Transcending Death: How art helps us to reimagine human continuity

by | Oct 31, 2021 | Art Tours

Dr Gindi is one of Switzerland’s foremost sculptors. Every month in "Art Views" she shares her reflections on art from an artist’s perspective. Educated as a medical doctor, she sees her work as a means of exploring notions of infinity and metamorphosis.

The pandemic has brought with it a heightened awareness of many social and human issues – racial and class inequality, questions of ecology and our relationship with other species, for example. But most profoundly, it has brought us face to face with death. Nearly five million people have died worldwide from COVID-19. Death on such an epic scale is at once intensely affecting and unfathomable. We are shocked by death on any scale, even though we know that it is an inevitable outcome for us all.

This taboo around death is deep-seated in many cultures, with notable exceptions, such as Mexico’s annual Dia de los muertos, a colourful danse macabre that defies gloomy European attitudes to mourning. In New Orleans, where Afro-Caribbean traditions dominate, funeral processions are noisy celebrations with live jazz.

Pieter Claesz, Still Life with a Skull and a Writing Quill, 1628. Courtesy of the Metropolitan Museum of Art.

In European art, the tendency has also been to look at death sideways. Seventeenth-century Dutch still lifes included rotting fruits, fading flowers, dwindling candles and hour glasses as memento mori, or reminders of death. But far from confronting death, these symbols of decay were intended to remind viewers of the short span of their existence on earth, and thus to behave with sufficient piety to earn an everlasting life in heaven. 

Hieronymous Bosch, Hell

The works of Hieronymous Bosch (c. 1450–1516) address death more directly. He was also reminding viewers of the wages of sin in his paintings, but his wildly inventive series of hellish punishments – water-boarding with booze, being sneezed on for infinity, or reduced to tagliatelle by giant harp strings – betray a ghoulish delight that goes beyond moralising. Following on from this grotesque influence, Pieter Breugel the Elder’s (c. 1525/30–1569) The Triumph of Death (1562) shows Death as the grimmest of reapers, indiscriminately scything the human population from his emaciated horse. Hans Baldung Grien (1484/5–1545) took an even more profane approach, introducing supernatural themes, sorcery and witchcraft, to explore his preoccupation with mortality. 

Ferdinand Hodler, Night, 1890.

The Swiss artist Ferdinand Hodler (1853–1918) also lost his mistress, Valentine Godé-Darel, to illness. He made many touching portraits of her on her deathbed that do not shy away from their subject matter. More menacing is Hodler’s work Night (1890). Here, death is a terrifying black shape, crouching over a young man amongst a group of sleeping figures. As the artist explained: ‘The ghost of death is there not to suggest that many men are surprised by death in the middle of the night … but [that] it is there as a most intense phenomenon of the night.’ So this is a painting about the fear of death.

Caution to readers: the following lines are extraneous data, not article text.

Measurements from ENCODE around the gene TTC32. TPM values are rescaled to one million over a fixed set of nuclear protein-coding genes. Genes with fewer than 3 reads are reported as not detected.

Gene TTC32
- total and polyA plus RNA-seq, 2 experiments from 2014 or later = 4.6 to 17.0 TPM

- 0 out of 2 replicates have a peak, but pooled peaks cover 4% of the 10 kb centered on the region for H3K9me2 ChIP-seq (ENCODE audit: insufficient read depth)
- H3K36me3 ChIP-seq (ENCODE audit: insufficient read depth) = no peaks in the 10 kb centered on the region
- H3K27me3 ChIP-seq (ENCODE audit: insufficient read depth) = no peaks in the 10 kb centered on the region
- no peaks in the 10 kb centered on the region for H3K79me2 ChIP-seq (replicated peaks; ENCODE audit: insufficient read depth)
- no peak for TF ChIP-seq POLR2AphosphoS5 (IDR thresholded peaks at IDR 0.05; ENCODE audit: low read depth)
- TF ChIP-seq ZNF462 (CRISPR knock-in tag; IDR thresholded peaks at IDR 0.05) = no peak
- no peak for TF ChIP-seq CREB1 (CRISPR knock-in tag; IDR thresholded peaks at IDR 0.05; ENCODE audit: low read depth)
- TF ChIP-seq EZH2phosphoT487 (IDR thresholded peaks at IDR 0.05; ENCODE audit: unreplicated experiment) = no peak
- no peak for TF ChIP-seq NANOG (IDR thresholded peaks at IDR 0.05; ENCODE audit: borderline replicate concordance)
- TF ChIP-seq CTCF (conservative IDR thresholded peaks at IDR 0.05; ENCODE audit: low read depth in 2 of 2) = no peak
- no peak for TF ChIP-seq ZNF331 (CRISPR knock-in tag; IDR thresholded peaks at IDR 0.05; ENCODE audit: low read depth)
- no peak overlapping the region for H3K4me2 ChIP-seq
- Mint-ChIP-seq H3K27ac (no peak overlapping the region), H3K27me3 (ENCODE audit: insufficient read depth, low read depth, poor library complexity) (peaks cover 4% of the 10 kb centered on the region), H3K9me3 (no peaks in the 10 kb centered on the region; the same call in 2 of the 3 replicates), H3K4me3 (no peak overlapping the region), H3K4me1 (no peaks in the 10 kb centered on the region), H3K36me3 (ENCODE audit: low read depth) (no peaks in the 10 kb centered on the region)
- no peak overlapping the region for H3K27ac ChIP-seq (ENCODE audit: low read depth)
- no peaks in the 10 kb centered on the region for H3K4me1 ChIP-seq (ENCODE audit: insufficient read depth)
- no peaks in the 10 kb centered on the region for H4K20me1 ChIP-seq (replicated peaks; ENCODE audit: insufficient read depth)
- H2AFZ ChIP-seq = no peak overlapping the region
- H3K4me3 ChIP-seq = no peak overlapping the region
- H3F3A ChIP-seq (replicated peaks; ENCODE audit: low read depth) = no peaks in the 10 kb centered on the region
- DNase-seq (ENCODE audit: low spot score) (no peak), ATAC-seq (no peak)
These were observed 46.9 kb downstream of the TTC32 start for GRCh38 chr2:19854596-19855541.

Dr Gindi, The Last Second, 2021. Bronze, 27 x 40 x 20 cm

Viewers of Hodler’s work were shocked at the time, suggesting that he succeeded in communicating this fear. Shock is also the first reaction of those who see my sculpture The Last Second (2021), in which I portray the final moment on earth of a genderless person as life elapses and leaves the corpse. But although I wanted to evoke the sense of terror at the moment of death, the work is also an affirmation of life, an exhortation to live it in all its intensity and beauty. It shows a dramatic collision of beclouding and becoming.

The Last Second is part of a larger series called Fluidity of Being that deals with the unknown spaces of origin and destiny. Where do we come from and where are we going, now and in our afterlife? Everything is fluid as we oscillate between being and not being. The search to understand what constitutes this state of metamorphosis allows us to glimpse the intricacy of existence. 

Dr Gindi, The Last Second, 2021. Bronze, 27 x 40 x 20 cm

My vision and ultimate goal is to encourage the spectator – and humanity at large – to accept the inevitability of death and to see it less as an ending and more as a transition to a different dimension. Perhaps we should view this tragic time of pandemic – when we are all looking differently at life, and beginning to understand that we are an integral part of Nature and not its opposite pole – as a unique opportunity to reappraise our notions about death too. 

By considering death a deeper entry into Nature, and not a terminal sentence, we would be inspired to examine our existence, to give purpose to life, and even achieve infinity. Only by acknowledging the fluidity of our being can we enable a previously inaccessible sea of possibilities, and articulate bold visions for the future.

To find out more about Dr Gindi’s work, please go to   or @gindisculptor